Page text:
Cancer is a disease of civilization. Our hunter-gatherer ancestors did not have any cancer, much less the epidemic of cancer that we have today.
The relationship of our modern high sugar, high carbohydrate diet to cancer was studied and the conclusions of the researchers may interest you.
The study was published in the journal, Nutrition and Metabolism, October 2011. Researchers, Rainer Klement and Ulrike Kammerer conducted a comprehensive review of the literature involving dietary carbohydrates and their direct and indirect effect on cancer cells.
Over the last years, evidence has accumulated suggesting that by systematically reducing the amount of dietary carbohydrates (CHOs) one could suppress, or at least delay, the emergence of cancer, and that proliferation of already existing tumor cells could be slowed down.
Their hypothesis is supported by a lot of existing research that documents the association between modern chronic diseases such as metabolic syndrome and diabetes and the risk of developing or dying from cancer.
1 — Most malignant cells depend on steady glucose availability in the blood for their energy. Cancer cells are not able to metabolize significant amounts of fatty acids or ketone bodies so they need sugar.
2 — High insulin and insulin-like growth factor (IGF-1) which is needed for the control of blood sugar levels, resulting from chronic ingestion of high carbohydrate meals (like the typical American diet, that is full of grains and sugars), can directly promote tumor cell proliferation via the insulin/IGF1 signaling pathway.
3 — Ketone bodies (ketone bodies are created from fats) that are elevated when insulin and blood glucose levels are low, have been found to negatively affect multiplication of different malignant cells in vitro. They have also been found to be unusable by tumor cells for metabolic demands. Additionally, a multitude of mouse models have shown anti-tumorigenic properties of very low carbohydrate-ketogenic diets.
4 — Many cancer patients also exhibit dysregulated glucose metabolism which presents as insulin resistance.
The researchers compared individuals that get cancer with those that do not. They found cancer to be rare amongst uncivilized hunter-gatherer societies.
One main reason is…
the switch from the “caveman’s diet” consisting of fat, meat and only occasionally roots, berries and other sources of carbohydrate (CHO) to a nutrition dominated by easily digestible CHOs derived mainly from grains as staple food would have occurred too recently to induce major adoptions in our genes encoding the metabolic pathways. This is even more the case for the changes that occurred over the past 100 years, in particular the switch from labor in the field to a sedentary lifestyle and an increase in the consumption of easily digestible CHOs with high glycemic indices (GIs), leading to diseases of civilization that are strongly associated with the so-called Western way of life.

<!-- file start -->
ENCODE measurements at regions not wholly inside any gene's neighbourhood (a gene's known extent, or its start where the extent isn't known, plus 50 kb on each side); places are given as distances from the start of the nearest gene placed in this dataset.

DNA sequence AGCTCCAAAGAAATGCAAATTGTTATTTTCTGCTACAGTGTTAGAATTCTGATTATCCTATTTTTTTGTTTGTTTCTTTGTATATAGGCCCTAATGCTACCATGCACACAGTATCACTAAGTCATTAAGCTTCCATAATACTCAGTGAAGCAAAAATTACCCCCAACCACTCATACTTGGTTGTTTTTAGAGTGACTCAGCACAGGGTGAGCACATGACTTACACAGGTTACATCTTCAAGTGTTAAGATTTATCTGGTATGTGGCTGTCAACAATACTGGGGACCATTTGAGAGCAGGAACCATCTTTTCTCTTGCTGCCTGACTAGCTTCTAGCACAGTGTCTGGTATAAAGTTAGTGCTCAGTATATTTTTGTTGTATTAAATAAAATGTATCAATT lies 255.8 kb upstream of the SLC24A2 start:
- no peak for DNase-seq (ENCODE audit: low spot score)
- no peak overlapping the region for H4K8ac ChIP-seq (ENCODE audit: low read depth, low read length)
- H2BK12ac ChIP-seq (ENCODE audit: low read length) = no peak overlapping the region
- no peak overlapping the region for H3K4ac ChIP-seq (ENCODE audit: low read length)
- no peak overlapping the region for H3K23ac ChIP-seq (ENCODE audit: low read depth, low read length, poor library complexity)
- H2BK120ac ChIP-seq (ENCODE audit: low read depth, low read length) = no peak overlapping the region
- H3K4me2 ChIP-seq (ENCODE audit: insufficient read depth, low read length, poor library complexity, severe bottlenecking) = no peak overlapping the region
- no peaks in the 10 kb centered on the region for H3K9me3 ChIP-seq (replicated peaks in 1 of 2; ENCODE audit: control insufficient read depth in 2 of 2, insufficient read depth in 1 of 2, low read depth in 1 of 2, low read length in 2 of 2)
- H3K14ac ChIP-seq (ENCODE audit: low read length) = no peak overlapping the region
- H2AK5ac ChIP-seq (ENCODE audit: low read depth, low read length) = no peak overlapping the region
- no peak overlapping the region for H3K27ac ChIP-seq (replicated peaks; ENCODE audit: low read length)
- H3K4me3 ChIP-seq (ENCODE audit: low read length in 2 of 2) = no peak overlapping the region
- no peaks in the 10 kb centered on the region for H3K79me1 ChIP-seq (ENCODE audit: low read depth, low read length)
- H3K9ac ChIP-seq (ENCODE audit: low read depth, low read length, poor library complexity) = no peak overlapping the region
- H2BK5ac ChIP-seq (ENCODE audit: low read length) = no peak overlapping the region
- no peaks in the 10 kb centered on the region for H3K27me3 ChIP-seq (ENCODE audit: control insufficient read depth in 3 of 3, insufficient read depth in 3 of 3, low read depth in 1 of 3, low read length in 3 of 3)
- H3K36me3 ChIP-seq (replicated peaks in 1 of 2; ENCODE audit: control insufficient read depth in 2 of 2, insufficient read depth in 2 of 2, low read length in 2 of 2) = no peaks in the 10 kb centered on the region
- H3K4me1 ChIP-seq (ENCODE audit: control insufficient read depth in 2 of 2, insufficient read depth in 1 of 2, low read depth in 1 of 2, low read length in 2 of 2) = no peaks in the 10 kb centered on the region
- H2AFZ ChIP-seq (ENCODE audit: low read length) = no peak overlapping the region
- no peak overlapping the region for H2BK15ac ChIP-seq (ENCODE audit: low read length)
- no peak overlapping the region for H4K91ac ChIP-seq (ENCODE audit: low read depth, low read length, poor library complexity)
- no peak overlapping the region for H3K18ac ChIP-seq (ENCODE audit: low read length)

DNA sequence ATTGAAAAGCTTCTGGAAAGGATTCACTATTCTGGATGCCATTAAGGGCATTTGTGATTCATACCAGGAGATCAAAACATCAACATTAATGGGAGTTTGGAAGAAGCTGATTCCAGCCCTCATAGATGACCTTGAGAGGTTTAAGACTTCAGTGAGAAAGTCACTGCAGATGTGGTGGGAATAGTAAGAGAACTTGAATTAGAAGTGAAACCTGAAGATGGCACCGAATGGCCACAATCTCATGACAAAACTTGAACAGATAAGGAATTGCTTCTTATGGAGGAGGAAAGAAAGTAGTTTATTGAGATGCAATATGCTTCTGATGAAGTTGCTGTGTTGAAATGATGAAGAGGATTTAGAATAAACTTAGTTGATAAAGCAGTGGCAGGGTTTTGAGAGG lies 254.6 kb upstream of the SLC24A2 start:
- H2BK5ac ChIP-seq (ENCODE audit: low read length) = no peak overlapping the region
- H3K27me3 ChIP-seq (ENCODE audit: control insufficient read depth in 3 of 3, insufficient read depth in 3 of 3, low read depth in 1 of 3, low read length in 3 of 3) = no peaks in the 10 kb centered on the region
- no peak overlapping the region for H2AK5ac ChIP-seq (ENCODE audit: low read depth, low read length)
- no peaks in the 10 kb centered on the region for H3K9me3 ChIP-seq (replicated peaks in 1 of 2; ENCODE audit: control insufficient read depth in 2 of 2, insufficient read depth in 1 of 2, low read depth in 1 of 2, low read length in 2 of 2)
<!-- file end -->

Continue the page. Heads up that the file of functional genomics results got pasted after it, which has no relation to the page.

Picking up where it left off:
High sugar intakes have definitely been associated and linked with many disease states.
Metabolic syndrome: Way back in 2004 the Journal of American Cardiology published Weinberg’s conclusion that,
This diet [the high carb/low fat diet recommended by medical and government organizations] can no longer be defended by appeal to the authority of prestigious medical organizations or by rejecting clinical experience and a growing medical literature suggesting that the much-maligned low-carbohydrate-high-protein diet may have a salutary effect on the epidemics in question.
Alzheimer’s disease: Published in 2004 in the Journal of Medical Hypotheses, Henderson concluded that,
A change in diet emphasizing decreasing dietary carbohydrates and increasing essential fatty acids (EFA) may effectively prevent AD. Interventions that restore lipid homeostasis may treat the disease, including drugs that increase fatty acid metabolism, EFA repletion therapy, and ketone body treatment.
Cataract and macula degeneration: Published in 2006 in the American Journal of Clinical Nutrition, Chiu et al concluded that,
Our results suggest that dietary GI [glycemic index] may be an independent risk factor for ARM [age related maculopathy].
Gout: Published in 2000 in the Annals of the Rheumatic Diseases, Dessein et al found that insulin resistance has been increasingly implicated in the pathogenesis of gout. They concluded that,